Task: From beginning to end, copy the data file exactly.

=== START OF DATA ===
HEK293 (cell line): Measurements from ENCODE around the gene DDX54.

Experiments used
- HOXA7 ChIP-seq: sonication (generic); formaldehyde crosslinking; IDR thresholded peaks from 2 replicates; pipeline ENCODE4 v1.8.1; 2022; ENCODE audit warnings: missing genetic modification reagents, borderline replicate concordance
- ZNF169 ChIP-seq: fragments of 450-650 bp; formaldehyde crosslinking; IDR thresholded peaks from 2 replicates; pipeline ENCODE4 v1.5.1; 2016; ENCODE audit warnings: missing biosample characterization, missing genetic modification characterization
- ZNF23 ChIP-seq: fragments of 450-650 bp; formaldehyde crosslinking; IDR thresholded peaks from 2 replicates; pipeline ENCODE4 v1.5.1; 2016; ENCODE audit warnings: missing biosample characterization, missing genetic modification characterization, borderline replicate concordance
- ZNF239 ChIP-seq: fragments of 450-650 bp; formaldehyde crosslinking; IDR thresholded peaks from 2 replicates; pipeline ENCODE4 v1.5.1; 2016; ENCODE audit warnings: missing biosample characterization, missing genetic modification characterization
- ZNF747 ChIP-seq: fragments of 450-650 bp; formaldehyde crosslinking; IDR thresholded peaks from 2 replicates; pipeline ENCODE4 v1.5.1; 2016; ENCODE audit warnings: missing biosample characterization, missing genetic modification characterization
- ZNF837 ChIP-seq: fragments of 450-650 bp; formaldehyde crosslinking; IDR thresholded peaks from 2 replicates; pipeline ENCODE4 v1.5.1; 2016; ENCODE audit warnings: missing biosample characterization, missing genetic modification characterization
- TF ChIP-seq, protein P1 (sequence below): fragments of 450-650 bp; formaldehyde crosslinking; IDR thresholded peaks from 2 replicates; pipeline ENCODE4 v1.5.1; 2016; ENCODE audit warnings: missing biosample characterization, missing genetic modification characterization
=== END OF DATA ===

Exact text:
HEK293 (cell line): Measurements from ENCODE around the gene DDX54.

Experiments used
- HOXA7 ChIP-seq: sonication (generic); formaldehyde crosslinking; IDR thresholded peaks from 2 replicates; pipeline ENCODE4 v1.8.1; 2022; ENCODE audit warnings: missing genetic modification reagents, borderline replicate concordance
- ZNF169 ChIP-seq: fragments of 450-650 bp; formaldehyde crosslinking; IDR thresholded peaks from 2 replicates; pipeline ENCODE4 v1.5.1; 2016; ENCODE audit warnings: missing biosample characterization, missing genetic modification characterization
- ZNF23 ChIP-seq: fragments of 450-650 bp; formaldehyde crosslinking; IDR thresholded peaks from 2 replicates; pipeline ENCODE4 v1.5.1; 2016; ENCODE audit warnings: missing biosample characterization, missing genetic modification characterization, borderline replicate concordance
- ZNF239 ChIP-seq: fragments of 450-650 bp; formaldehyde crosslinking; IDR thresholded peaks from 2 replicates; pipeline ENCODE4 v1.5.1; 2016; ENCODE audit warnings: missing biosample characterization, missing genetic modification characterization
- ZNF747 ChIP-seq: fragments of 450-650 bp; formaldehyde crosslinking; IDR thresholded peaks from 2 replicates; pipeline ENCODE4 v1.5.1; 2016; ENCODE audit warnings: missing biosample characterization, missing genetic modification characterization
- ZNF837 ChIP-seq: fragments of 450-650 bp; formaldehyde crosslinking; IDR thresholded peaks from 2 replicates; pipeline ENCODE4 v1.5.1; 2016; ENCODE audit warnings: missing biosample characterization, missing genetic modification characterization
- TF ChIP-seq, protein P1 (sequence below): fragments of 450-650 bp; formaldehyde crosslinking; IDR thresholded peaks from 2 replicates; pipeline ENCODE4 v1.5.1; 2016; ENCODE audit warnings: missing biosample characterization, missing genetic modification characterization